EU Greenlights Moderna Covid Vaccine
The Pfizer-BioNTech vaccine, also based on mRNA, was granted authorization two weeks ago and is currently being administered in the 27 EU member states. EMA’s human medicines committee (CHMP) said it had thoroughly assessed Moderna’s quality, safety and efficacy data and recommended the authorization by consensus.
“This vaccine provides us with another tool to overcome the current emergency,” said Emer Cooke, EMA’s executive director. “It is a testament to the efforts and commitment of all involved that we have this second positive vaccine recommendation just short of a year since the pandemic was declared by World Health Organzation (WHO).”
Moderna’s Phase 3 clinical trials with 30,000 people showed that its vaccine was about 94% effective at preventing Covid-19 in people aged 18 to 94, who had no sign of previous infection, and 90.9% effective in high-risk participants, including those with chronic lung disease, heart disease, obesity, liver disease, diabetes or HIV infection.
As is the case for the Pfizer-BioNTech shot, Cooke said the EMA will continue to monitor safety and effectiveness of the vaccine as it is administered, through the EU pharmacovigilance system and additional studies by the company and European authorities. An assessment report with details of the evaluation and the full risk management plan, will be published “within days,” she said.
Moderna and NIH to study second dose delay merits
Moderna and the US National Institutes of Health (NIH) meanwhile are evaluating whether supplies of the vaccine could be doubled by halving the dose, a strategy that is also being eyed in the UK for other vaccines, but is highly controversial among scientists. The Moderna shot has not been approved in Britain.
Moncef Slaoui, who heads the US Warp Speed action to accelerate the development of Covid vaccines for Americans, has also come out in favor of such a move. Those who received two 50-mcg doses of Moderna's shot, compared to the standard 100-mcg regimen, showed an "identical immune response," he asserted. Reports noted, however, that as this data stems from an early Phase 2 study, developer would either have to reassess its Phase 2 or start a new trial before a change could be considered.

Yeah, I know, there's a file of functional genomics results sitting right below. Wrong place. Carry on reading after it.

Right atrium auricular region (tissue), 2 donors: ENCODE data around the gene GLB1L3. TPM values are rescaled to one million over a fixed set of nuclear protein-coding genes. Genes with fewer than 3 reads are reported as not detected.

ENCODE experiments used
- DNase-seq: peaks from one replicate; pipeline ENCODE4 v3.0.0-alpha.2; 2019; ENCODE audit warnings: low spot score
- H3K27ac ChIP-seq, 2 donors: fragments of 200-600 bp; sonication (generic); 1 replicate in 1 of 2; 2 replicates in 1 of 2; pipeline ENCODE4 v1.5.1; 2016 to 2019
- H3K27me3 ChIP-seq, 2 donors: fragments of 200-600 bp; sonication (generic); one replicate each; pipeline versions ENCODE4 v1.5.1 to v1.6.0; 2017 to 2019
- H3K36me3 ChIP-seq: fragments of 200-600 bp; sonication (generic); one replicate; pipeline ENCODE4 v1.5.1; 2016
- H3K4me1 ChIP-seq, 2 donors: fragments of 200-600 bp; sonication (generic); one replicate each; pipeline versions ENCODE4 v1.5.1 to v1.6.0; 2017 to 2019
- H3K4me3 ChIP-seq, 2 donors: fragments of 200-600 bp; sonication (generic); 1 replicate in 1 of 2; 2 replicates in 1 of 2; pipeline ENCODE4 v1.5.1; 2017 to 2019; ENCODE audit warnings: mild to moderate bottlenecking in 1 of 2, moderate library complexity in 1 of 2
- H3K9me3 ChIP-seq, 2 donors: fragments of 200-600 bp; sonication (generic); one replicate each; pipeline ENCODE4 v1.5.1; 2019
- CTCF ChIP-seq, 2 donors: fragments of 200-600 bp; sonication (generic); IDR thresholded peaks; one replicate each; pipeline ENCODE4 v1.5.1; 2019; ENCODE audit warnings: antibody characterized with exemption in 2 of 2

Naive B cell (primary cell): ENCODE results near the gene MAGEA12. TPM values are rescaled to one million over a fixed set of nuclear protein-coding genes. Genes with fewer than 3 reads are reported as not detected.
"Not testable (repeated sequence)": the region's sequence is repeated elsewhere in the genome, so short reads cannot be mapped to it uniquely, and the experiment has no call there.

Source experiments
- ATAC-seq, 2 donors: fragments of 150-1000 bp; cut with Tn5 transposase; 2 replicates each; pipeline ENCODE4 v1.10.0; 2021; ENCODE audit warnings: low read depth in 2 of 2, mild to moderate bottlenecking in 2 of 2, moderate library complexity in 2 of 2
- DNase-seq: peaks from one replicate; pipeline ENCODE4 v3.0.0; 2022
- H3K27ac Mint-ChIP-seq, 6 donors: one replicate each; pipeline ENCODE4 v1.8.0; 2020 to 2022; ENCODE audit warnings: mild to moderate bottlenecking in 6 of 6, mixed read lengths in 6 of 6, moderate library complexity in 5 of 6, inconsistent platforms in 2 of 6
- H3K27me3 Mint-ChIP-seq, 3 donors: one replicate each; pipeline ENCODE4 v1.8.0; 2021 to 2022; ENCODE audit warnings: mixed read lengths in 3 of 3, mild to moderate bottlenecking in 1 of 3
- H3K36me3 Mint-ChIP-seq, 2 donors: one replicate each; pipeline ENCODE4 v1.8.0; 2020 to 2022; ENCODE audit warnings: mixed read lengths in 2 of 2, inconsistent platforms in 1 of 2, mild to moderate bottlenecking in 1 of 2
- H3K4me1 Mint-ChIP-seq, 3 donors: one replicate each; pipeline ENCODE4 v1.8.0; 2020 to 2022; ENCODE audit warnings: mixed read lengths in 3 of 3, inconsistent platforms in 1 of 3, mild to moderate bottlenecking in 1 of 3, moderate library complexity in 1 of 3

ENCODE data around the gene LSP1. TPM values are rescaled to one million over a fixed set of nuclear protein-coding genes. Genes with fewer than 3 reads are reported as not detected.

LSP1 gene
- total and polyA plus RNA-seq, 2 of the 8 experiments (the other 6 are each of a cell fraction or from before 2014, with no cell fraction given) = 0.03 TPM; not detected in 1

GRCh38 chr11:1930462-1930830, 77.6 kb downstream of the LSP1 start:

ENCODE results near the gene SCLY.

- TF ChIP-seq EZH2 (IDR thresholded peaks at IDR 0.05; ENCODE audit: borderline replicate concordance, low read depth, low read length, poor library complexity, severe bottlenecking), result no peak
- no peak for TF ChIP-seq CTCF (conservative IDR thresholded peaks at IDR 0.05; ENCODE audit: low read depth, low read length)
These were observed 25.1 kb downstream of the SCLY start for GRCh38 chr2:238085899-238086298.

While the WHO has not weighed in on the US plans as yet, commenting on British plans to stretch tight supply, it said the organization said second doses of Pfizer and BioNTech's vaccine should be administered within 21 to 28 days as recommended, or – in exceptional circumstances – within six weeks at the latest. There is” very little data from the trials that underpin this type of recommendation.”
In another move toward improving distribution, the US state of New York said it will start fining hospitals that fail to dispense their allocated doses within a week of receiving them and bar them from being supplied in future doses. Florida officially is allocating doses to hospitals that dispense them quickest, while reports are circulating that the board of one high-priced nursing home has offered vaccination slots to wealthy donors.
German health minister Jens Spahn rejected the notion of delaying the second dose in order to speed up the process after the UK approved such a move last week. Spahn suggested he would await the green light from BioNTech-Pfizer before taking such a measure.
He also said that Germany is working alongside BioNTech to start up a new production site in Marburg, which could be open as early as next month, in order to boost global supplies.
Meanwhile, Spahn said the German government would acquire 50 million doses of the Moderna vaccine following the European Union's approval of the jab.
Author: Dede Williams, Freelance Journalist